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How effective is Parliament in Controlling the Executive?

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How effective is Parliament in Controlling the Executive? Within the parliamentary government currently in place in Britain, the executive should, in theory, be subordinate to the legislature, due to the fact that members of the executive are chosen from the majority party in the legislature. However, in practice, with electoral systems that tend to produce governments with strong majorities, it is usually the case that the executive dominates the legislature; the legislature limited to scrutinising the executive rather than controlling it, hence the phrase 'electoral dictatorship'. In scrutinising the government, the legislature employs a variety of methods including Question Time, Select Committees, Her Majesty's Opposition and The Controlling of Finance. Question Time is an opportunity for MP's within the House of Commons to ask oral questions of Cabinet Members, with written questions also being replied to. The theory of 'Question Time' is fundamentally important, i.e. questioning the government will hold them to account. However, in reality, the process lacks spontaneity. All ministers are given 48 hours notice of any questions they will be asked in the House of Commons, allowing them, or more likely their civil servants, to prepare a suitably vague answer. ...read more.


Committees run for the whole duration of Parliament, not just one session. This helps create continuity throughout the Commons. A further advantage is the relatively low level of absenteeism, suggesting a certain amount of respect for the committees. The Lords also has a number of Select Committees, like the House of Commons. However, unlike the Commons, Lords investigate committees do not mirror the work of particular government departments. Instead, they deal with broader issues and draw on the wide-ranging experience of members. In this way, the House of Lords system of committees complements the scrutiny of the executive carried out by the Commons. All committee finances are controlled by the House of Commons, not the Treasury, and investigations also tend to attract media attention, thus helping keep Government to account. An example of this was the media interest in the Foreign Affairs Committee 1998 investigation into arms to Sierra Leone. Select Committees can also gain access to valuable government information that would have otherwise remained undisclosed. However, committees hold no power to demand this information and any details the Government does not wish to release will remain undisclosed. ...read more.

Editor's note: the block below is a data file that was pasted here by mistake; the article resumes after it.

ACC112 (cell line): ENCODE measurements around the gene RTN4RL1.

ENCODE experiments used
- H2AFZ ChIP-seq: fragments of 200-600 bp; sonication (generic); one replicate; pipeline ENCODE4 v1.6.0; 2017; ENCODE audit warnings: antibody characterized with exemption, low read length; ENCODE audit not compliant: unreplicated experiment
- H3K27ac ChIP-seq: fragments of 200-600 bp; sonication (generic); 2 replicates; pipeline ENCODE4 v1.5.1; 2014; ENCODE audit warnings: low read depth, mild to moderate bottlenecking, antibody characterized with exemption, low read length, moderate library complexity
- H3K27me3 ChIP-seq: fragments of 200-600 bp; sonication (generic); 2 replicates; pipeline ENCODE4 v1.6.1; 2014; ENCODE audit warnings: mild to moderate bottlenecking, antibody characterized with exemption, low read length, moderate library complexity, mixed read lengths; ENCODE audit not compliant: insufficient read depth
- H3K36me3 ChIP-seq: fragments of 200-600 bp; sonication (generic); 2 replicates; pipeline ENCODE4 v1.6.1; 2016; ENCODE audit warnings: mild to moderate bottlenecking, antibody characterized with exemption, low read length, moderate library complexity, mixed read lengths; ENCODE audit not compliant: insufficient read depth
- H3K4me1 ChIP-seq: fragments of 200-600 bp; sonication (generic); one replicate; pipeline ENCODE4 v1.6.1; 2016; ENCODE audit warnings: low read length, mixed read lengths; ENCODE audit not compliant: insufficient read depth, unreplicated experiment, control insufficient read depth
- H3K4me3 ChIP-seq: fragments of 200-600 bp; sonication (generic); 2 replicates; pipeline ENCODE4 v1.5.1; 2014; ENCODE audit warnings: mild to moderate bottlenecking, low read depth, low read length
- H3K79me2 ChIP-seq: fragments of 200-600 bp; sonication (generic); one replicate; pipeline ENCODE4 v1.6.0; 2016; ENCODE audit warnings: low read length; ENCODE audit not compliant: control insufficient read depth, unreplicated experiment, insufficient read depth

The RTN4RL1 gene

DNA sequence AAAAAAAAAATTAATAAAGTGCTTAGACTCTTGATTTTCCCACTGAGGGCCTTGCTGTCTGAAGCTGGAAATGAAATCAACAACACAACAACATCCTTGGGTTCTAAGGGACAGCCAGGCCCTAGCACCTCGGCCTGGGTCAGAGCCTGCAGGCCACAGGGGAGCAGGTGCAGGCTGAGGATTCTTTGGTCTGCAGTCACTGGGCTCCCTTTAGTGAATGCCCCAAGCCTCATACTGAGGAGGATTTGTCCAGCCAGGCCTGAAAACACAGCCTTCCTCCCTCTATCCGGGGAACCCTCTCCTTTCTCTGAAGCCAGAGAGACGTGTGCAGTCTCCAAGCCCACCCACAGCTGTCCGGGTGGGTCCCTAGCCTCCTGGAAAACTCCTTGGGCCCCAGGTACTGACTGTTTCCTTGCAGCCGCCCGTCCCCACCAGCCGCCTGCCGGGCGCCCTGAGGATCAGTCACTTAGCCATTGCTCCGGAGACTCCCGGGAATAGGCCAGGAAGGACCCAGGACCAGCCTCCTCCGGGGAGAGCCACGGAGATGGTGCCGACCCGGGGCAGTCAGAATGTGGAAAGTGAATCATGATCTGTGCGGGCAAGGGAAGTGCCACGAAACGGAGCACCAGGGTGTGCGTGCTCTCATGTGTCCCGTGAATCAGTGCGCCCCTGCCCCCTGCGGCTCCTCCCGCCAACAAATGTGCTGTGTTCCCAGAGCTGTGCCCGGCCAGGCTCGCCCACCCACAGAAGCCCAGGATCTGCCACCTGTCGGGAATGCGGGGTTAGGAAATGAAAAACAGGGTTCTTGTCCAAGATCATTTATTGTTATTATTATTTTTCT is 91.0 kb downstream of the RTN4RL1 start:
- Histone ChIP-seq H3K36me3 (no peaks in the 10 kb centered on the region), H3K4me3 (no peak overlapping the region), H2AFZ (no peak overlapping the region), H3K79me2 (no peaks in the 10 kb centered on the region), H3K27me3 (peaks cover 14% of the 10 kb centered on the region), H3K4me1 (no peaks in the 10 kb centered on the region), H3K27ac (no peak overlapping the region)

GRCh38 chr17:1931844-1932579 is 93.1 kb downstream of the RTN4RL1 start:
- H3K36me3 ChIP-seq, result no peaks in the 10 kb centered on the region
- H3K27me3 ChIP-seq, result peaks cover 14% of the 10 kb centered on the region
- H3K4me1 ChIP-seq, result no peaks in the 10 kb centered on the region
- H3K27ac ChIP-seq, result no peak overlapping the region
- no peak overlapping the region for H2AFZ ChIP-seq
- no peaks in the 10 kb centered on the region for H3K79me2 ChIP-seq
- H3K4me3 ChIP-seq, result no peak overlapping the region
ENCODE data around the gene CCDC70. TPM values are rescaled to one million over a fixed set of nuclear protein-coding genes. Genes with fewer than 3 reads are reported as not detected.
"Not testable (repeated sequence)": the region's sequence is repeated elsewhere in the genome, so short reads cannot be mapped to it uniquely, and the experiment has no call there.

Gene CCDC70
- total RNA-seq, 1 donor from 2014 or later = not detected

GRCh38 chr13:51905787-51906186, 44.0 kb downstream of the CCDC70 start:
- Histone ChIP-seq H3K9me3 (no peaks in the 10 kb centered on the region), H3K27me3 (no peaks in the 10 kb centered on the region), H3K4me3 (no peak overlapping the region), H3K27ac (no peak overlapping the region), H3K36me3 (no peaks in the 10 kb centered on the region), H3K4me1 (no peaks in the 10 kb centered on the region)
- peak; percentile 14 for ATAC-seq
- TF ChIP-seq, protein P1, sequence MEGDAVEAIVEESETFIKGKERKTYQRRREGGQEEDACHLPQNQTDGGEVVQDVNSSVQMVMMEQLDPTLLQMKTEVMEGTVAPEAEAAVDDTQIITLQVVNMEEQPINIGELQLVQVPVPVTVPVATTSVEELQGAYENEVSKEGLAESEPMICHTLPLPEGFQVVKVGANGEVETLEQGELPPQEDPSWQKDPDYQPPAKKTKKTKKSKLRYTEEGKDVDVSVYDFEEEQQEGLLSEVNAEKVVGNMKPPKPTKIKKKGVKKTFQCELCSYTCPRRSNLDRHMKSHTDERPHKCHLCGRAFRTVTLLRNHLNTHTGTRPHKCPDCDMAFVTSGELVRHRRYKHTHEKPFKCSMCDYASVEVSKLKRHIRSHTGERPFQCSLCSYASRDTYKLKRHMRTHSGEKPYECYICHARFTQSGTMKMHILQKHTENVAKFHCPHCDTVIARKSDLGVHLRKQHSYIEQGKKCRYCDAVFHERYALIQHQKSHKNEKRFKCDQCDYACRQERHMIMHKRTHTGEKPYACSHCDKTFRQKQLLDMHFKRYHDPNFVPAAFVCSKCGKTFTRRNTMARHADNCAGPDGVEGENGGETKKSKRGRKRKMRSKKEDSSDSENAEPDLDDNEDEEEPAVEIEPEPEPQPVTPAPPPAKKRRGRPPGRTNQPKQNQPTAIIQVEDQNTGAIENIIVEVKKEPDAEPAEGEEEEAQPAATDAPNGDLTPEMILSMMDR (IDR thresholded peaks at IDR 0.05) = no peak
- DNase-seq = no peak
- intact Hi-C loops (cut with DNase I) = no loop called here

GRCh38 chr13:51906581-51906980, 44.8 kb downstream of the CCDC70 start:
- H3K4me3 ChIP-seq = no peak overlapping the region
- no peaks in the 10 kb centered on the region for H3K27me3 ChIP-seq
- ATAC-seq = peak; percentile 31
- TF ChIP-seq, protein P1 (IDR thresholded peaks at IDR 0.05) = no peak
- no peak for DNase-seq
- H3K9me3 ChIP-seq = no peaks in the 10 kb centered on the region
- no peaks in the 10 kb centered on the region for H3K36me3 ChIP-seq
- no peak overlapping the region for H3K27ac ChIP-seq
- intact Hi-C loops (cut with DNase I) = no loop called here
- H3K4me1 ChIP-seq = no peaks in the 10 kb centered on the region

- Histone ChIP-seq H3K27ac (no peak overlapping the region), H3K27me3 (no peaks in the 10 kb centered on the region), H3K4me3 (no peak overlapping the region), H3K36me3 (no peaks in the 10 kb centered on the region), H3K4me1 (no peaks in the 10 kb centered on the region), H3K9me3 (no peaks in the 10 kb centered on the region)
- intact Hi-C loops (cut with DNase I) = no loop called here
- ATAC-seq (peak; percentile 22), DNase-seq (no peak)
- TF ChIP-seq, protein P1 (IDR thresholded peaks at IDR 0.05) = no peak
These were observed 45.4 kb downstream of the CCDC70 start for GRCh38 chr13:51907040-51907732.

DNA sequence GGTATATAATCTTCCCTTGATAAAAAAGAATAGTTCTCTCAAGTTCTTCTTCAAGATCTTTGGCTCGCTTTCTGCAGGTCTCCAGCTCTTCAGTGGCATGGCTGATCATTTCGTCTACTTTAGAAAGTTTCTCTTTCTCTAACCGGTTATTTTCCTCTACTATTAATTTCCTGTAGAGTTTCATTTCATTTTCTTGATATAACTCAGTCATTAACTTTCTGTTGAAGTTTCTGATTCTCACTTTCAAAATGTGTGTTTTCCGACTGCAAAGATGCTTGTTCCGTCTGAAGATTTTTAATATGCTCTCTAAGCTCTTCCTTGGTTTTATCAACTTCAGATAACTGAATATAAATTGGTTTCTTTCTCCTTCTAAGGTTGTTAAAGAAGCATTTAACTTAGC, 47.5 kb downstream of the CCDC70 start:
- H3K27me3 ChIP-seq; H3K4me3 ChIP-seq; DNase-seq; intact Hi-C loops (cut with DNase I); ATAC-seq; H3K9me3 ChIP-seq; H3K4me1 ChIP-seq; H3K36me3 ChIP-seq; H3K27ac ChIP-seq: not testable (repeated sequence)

The PAC reports to the House of Commons and all findings are publicised in the press, thus keeping the Government to account. However, the control of finance could be seen as a formality due to the vagueness of the government's estimates and the fact that the budgets of the security and intelligence industries are not available for scrutiny. As previously mentioned, the effectiveness of the legislature controlling the executive can be determined by the size of the Government's majority and party unity. An example of this was shown on 27th January 2004, during a vote over University tuition fees. The Labour Government, holding a majority of over 160, should have won the vote easily. However, due to a period of party disunity, Labour's majority was reduced to only 5, narrowly winning the vote. In conclusion, the effects of Question Time, Select Committees, the Opposition Party and the controlling of finance are minimal. Overall, Select Committees functioning marginally better than others. It could be concluded that the legislature has no control over the executive and its powers of scrutiny are limited. In fact, ignoring the recent Tuition fees votes, a large majority can insure a government has overall control of the legislature. ...read more.

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